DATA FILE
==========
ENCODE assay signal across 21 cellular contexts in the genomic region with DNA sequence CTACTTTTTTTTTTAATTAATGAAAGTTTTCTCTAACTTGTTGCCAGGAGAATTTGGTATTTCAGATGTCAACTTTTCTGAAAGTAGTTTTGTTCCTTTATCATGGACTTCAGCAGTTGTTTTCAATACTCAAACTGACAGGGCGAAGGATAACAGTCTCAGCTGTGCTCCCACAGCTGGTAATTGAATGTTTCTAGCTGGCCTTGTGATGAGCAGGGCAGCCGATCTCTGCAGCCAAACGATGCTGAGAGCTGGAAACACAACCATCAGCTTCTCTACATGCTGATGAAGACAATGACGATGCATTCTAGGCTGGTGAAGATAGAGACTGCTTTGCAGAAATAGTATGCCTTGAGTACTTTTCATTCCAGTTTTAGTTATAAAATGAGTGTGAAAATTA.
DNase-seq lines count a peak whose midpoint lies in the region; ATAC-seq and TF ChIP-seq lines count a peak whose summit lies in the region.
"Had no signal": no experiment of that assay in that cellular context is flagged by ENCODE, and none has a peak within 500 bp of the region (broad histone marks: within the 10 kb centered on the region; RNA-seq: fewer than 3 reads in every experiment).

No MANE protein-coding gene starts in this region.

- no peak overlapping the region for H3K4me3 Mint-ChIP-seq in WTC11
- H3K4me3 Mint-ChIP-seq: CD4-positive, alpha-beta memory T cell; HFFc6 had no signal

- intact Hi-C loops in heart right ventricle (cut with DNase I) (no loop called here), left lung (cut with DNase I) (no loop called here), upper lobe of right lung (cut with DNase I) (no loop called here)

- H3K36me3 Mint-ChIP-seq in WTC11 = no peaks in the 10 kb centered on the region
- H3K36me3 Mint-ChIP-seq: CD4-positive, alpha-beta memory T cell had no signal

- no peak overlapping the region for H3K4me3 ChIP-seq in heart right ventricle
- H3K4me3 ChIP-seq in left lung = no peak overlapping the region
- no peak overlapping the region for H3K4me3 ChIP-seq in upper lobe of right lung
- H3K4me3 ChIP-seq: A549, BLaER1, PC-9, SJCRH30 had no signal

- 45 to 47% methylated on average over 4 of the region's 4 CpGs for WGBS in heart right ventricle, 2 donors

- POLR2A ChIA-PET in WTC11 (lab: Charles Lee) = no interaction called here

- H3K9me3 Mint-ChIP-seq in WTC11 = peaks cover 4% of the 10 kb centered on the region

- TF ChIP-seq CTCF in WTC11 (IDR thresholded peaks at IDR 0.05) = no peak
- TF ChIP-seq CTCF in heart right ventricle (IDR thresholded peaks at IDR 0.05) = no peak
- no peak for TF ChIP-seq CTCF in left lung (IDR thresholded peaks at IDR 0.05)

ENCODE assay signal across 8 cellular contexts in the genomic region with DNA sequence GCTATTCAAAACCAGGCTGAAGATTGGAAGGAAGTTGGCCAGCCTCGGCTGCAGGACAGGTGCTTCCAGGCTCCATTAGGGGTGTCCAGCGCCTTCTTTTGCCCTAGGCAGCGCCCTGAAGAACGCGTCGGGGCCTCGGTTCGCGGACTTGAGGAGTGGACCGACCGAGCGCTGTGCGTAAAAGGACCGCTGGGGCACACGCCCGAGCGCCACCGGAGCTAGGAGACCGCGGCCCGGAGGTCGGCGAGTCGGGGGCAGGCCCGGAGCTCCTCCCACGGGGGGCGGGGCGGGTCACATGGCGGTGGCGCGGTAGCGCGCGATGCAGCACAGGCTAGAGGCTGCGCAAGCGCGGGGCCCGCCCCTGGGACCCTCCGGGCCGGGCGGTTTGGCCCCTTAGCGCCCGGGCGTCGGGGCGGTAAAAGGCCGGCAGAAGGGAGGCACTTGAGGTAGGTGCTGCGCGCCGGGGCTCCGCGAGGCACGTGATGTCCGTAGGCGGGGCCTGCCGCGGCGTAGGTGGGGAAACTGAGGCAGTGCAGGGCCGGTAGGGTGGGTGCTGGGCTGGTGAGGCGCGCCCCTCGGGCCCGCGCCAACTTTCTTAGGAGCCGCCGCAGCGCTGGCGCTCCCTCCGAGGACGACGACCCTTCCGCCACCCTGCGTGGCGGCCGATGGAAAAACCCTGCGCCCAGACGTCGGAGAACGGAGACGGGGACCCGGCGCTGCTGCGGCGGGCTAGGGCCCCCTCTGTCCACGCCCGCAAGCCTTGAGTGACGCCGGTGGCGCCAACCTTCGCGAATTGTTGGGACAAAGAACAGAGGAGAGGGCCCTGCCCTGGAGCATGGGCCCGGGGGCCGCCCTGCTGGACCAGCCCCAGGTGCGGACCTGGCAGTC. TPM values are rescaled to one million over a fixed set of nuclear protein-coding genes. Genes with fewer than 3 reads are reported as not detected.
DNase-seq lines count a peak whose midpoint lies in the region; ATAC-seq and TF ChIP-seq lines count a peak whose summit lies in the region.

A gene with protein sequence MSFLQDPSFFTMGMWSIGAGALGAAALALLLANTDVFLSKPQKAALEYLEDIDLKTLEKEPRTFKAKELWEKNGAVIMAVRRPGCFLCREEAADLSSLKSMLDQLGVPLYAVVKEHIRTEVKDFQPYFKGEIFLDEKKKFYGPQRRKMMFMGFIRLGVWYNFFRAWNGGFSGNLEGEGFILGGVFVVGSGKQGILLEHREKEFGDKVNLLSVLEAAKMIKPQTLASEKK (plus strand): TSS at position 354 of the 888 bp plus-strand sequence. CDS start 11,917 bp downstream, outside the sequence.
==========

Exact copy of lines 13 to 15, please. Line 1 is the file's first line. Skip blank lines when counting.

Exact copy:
- H3K4me3 ChIP-seq: A549, BLaER1, PC-9, SJCRH30 had no signal

- 45 to 47% methylated on average over 4 of the region's 4 CpGs for WGBS in heart right ventricle, 2 donors

- POLR2A ChIA-PET in WTC11 (lab: Charles Lee) = no interaction called here